The Government had already set a target for the national living wage to reach two-thirds of median hourly pay by October next year. The Low Pay Commission estimates the rate required to meet that target should be between £10.90 and £11.43, with a central estimate of £11.16 – equal to a rise of 7.1 per cent.
'At the moment it is £10.42 an hour and we are waiting for the Low Pay Commission to confirm its recommendation for next year,' Mr Hunt will say. 'But I confirm today, whatever that recommendation, we will increase it next year to at least £11 an hour.'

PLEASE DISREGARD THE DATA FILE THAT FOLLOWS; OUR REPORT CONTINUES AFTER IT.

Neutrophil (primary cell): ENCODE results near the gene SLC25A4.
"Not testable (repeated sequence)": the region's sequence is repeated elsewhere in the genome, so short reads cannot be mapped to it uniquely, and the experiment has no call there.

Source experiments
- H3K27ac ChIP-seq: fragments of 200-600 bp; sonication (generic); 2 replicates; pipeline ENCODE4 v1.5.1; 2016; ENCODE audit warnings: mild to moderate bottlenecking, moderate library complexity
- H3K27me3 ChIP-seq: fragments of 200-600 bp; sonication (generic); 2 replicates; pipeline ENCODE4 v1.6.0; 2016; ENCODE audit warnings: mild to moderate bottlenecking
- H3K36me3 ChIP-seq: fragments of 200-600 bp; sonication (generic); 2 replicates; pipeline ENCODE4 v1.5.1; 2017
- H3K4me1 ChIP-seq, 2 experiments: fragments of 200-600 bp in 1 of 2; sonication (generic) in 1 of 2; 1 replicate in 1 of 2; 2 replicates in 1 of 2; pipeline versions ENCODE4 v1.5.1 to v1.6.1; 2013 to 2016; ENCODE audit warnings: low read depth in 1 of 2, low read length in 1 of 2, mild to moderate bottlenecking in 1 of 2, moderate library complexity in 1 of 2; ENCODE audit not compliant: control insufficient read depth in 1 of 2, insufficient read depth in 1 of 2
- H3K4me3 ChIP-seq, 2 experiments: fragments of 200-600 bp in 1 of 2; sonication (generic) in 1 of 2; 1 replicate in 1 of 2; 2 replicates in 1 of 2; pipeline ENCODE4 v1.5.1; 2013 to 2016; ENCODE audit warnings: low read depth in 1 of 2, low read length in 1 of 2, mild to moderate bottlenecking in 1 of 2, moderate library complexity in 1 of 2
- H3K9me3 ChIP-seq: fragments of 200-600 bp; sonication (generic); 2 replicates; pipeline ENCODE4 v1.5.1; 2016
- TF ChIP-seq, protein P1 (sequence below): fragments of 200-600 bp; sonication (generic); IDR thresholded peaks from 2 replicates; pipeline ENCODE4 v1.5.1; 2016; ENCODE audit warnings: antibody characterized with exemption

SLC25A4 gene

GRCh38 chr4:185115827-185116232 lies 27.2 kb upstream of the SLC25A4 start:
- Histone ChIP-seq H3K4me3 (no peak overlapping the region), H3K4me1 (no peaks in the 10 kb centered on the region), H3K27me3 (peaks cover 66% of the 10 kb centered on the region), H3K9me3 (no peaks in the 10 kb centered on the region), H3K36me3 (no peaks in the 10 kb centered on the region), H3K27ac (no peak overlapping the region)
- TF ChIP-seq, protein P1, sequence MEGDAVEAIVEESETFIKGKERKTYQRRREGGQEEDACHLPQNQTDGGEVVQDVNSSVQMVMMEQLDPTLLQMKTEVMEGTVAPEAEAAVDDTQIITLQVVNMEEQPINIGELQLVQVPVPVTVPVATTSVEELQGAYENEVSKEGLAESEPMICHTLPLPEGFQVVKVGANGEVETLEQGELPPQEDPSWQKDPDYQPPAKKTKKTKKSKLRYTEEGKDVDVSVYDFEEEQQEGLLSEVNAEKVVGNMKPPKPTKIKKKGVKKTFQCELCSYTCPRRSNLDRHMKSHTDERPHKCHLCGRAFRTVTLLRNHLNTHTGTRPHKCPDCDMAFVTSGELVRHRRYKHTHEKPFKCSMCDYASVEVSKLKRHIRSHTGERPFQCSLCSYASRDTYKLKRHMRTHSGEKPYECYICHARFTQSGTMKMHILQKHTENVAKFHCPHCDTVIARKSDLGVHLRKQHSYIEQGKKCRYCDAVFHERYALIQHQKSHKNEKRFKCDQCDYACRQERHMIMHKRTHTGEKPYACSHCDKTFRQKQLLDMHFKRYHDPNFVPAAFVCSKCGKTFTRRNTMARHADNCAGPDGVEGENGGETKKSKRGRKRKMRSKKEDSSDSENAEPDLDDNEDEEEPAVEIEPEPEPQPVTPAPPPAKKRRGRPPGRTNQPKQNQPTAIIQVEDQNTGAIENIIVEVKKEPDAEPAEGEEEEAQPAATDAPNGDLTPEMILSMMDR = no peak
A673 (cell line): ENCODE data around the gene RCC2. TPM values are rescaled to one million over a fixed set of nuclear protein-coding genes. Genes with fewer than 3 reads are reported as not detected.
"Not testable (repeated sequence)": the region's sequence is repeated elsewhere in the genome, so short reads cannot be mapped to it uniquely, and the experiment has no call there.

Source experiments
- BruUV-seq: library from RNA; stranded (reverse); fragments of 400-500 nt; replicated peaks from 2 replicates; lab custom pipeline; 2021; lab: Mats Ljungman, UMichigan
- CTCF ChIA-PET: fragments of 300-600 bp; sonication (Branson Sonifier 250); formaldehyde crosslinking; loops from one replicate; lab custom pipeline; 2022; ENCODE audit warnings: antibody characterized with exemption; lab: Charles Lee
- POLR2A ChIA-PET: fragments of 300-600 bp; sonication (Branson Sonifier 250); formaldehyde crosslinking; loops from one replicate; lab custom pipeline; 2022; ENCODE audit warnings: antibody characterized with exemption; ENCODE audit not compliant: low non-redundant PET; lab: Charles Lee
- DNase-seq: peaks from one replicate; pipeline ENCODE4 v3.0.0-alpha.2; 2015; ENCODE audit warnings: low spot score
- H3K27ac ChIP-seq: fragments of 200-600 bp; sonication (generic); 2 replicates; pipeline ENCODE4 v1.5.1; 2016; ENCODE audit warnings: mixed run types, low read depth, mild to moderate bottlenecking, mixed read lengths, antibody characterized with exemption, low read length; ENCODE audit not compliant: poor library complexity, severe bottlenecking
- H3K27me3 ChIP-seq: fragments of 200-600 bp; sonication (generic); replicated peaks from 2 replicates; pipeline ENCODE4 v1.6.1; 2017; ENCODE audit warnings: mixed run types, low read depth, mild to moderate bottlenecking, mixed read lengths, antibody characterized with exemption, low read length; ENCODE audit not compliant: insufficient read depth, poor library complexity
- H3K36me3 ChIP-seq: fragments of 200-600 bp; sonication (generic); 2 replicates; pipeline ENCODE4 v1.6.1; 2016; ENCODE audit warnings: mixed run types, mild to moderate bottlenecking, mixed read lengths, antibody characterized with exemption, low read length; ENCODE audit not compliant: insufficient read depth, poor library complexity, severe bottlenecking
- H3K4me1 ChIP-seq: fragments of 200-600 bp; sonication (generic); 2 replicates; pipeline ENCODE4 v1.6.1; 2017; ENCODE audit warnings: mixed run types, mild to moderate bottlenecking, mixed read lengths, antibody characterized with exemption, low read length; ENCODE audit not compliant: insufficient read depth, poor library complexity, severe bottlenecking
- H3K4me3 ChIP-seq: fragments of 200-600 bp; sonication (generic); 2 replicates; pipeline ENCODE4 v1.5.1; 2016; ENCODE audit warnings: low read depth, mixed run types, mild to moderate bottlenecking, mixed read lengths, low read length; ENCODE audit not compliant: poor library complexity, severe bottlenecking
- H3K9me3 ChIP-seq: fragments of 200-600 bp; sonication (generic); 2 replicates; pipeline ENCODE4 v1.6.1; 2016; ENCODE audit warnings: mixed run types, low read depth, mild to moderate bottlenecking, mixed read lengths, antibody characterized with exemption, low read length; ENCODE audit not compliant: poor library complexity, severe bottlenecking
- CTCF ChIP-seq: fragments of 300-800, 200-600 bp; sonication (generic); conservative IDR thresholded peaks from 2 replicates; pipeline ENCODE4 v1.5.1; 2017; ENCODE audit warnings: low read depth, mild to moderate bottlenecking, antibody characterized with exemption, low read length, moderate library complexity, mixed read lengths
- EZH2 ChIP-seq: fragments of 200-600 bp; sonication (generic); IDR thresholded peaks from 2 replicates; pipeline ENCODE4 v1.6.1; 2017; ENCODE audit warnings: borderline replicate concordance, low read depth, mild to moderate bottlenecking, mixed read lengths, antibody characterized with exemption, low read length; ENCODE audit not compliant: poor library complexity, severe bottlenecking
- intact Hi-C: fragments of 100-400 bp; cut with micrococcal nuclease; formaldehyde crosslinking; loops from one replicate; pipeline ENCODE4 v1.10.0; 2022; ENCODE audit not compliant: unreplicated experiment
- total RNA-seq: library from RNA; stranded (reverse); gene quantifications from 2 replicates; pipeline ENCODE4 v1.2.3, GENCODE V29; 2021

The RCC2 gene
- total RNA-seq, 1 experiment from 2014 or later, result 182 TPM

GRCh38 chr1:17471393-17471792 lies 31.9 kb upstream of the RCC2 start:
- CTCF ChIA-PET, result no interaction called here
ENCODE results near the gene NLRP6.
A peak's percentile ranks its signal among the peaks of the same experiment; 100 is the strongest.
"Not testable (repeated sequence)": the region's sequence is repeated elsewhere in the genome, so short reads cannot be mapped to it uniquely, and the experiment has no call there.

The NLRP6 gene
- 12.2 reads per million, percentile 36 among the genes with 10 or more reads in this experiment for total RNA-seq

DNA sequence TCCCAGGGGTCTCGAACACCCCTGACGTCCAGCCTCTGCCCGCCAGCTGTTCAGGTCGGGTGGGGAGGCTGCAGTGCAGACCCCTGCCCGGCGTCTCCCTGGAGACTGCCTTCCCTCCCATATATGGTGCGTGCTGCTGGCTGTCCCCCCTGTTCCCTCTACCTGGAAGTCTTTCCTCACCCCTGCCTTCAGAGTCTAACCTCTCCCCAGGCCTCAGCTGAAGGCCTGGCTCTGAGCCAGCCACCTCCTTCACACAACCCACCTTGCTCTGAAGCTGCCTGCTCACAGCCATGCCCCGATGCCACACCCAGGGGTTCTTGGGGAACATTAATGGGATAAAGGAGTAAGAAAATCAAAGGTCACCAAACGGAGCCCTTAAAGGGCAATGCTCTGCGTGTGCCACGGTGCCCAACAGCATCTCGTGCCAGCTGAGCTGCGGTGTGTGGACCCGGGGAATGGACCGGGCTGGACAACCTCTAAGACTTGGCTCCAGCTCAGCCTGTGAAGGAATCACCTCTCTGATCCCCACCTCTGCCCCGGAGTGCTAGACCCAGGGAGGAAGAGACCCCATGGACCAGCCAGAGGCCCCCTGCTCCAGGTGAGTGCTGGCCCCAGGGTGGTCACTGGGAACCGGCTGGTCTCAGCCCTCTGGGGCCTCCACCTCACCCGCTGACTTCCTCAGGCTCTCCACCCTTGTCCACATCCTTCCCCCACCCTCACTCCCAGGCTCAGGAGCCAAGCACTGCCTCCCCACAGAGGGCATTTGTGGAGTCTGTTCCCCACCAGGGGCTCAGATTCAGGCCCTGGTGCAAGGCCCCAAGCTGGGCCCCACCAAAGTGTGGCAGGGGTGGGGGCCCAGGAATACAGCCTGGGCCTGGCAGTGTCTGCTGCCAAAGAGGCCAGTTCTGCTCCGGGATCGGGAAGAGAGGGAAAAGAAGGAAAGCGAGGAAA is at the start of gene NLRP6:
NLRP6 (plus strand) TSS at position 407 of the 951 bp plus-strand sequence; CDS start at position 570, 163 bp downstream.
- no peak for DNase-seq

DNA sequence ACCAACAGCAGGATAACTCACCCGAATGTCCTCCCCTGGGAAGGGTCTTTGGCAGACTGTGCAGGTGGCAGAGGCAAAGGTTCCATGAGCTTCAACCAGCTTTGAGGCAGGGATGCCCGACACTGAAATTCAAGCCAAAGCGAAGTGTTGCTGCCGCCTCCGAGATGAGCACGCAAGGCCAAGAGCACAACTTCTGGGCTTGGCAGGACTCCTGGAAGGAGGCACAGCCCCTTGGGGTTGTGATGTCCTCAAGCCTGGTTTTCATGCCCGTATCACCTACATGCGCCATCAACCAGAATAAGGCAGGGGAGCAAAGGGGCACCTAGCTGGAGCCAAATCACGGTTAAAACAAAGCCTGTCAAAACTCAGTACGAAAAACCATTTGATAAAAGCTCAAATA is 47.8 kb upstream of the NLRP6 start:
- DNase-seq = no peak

For a full-time worker, the pay rise will be worth more than £1,000 a year. The national living wage was announced by George Osborne in 2016 as an enhancement to the minimum wage.
Mr Hunt will today say it has succeeded in lifting two million people out of absolute poverty, adding: 'That's the Conservative way of improving the lives of working people. Boosting pay, cutting tax.'
Details of the benefits crackdown are still being hammered out by ministers and will be unveiled in the Chancellor's autumn statement next month.
A Tory source said the move would be targeted at up to 100,000 benefit claimants who refuse to look for work or take a job.